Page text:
THE issues of class, race and the NHS couldn’t be more relevant to audiences today, tentatively returning to the theatre at the height of a pandemic-heightened mental health crisis.
The original Blue/Orange stage play, by former journalist Joe Penhall, was first performed in 2000, with a white actor playing the egotistical and manipulative consultant Robert, and another white actor as the flaky, junior psychiatrist Bruce, both using the ill-health and loneliness of black patient Christopher as a stick to hit each other with.
This revised production, re-written by Penhall for the new show’s director, and Royal and Derngate artistic director James Dacre, is still set twenty years ago in an NHS psychiatric unit over a 24hours. The set is as stark as a waiting room with the three actors working in a space lit from the front of stage by a white strip bulb and a clock that appears above the stage, 24 style.
This time the consultant is played by award-winning Hamilton star Giles Terera, whose Robert is still snobbishly privileged but played with a seething undercurrent of resentment of his fellow, presumably white, consultants. He’s determined to make a name for himself by expelling patients to free up beds, while using the case of confused and fizzingly energetic Christopher, played superbly by Michael Balogun, for his own ends.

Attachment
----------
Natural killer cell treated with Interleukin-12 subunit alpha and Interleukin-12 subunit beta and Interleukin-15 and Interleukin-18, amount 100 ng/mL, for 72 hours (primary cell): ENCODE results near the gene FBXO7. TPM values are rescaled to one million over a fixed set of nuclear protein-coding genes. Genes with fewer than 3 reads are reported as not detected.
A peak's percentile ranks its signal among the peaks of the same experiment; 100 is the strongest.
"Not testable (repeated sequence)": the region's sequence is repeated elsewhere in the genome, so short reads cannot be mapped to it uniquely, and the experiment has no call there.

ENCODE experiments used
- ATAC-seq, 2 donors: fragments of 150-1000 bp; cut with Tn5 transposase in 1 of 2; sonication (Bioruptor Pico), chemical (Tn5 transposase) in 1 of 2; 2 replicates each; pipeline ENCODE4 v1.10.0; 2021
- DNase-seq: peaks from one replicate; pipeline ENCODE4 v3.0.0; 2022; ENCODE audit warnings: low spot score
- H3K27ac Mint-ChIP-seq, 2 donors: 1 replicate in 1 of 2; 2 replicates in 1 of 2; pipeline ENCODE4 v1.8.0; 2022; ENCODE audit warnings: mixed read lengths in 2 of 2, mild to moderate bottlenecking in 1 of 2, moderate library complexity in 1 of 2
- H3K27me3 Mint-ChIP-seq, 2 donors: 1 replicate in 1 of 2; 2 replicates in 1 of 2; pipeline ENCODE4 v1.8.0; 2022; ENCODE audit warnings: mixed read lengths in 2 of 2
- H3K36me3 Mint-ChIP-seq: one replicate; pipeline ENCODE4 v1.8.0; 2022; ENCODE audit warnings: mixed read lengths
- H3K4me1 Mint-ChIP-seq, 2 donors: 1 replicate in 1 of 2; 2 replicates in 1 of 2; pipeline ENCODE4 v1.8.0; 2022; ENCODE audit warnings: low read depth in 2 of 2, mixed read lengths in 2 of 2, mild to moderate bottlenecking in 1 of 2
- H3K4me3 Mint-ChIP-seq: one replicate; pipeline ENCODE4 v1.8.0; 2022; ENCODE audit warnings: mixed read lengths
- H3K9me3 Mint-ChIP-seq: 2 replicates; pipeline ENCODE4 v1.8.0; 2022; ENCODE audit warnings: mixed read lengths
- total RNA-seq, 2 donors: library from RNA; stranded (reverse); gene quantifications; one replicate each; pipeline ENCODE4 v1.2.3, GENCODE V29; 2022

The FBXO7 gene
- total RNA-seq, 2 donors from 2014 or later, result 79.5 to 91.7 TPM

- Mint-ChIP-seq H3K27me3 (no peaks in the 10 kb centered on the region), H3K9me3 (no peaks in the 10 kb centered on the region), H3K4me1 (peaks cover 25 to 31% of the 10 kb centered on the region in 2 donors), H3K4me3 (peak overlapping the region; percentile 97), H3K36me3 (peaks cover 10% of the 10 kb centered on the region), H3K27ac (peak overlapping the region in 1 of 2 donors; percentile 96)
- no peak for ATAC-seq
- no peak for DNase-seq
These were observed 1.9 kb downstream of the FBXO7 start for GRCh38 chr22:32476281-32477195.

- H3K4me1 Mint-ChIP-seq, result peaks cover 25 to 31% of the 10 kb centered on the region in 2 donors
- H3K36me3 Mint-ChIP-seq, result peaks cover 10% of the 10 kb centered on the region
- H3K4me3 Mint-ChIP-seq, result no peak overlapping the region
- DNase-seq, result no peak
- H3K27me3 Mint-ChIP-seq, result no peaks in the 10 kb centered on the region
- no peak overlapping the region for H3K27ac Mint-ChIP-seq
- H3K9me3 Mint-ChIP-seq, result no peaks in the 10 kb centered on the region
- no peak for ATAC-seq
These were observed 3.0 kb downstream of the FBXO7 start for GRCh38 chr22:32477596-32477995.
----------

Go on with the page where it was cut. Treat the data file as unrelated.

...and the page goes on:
Balogun makes Christopher the most magnetic presence on stage, a pent-up ball of energy, desperation and despair watching his life bickered over by two men who discuss him as if he were invisible. His frustrations, confusion and eagerness to please; coupled with the fearful excitement of his impending release, create a palpable tension for the audience.
As someone with a relative working at the front line of mental health provision now, I found some of the script just not reflective enough of the circumstances of contemporary care, although the section where Robert muses on the reasons for such a high rate of mental health issues among black people being linked to decades of dismissal, generational trauma and ‘othering,’ was starkly current.
Ralph Davis’s jumpy, and at some points manic psychiatrist, Bruce, is at first apparently concerned for the welfare of his patient Chris, but we quickly question his motives – is he too just wanting to climb further up the greasy pole of the educated classes? Robert’s bullying and manipulation see him slide into the same despair we see in his patient.
While the acting is superb, the audience must bear a lot of tedious repetition, and I was left wondering if this was a deliberate reflection of the interminable processes of the NHS.
It’s a play that intends to show a debate; a hard conversation about how vulnerable people need to be treated as individuals, with specific needs, rather than just given a named condition and some prescriptions to make way for the next case study in a consultant’s thesis.
In a town with one of the largest and oldest mental health facilities in the UK – where the same painful, debilitating, lonely ‘disorders’ are being treated – the play did feel very Londoncentric (because that’s the setting).
Despite the laudably brilliant casting, was the overarching voice still one of white privilege? Get tickets, and get ready to debate… Blue/Orange runs at Royal and Derngate, Northampton, until December 4. Box office and info on https://www.royalandderngate.co.uk/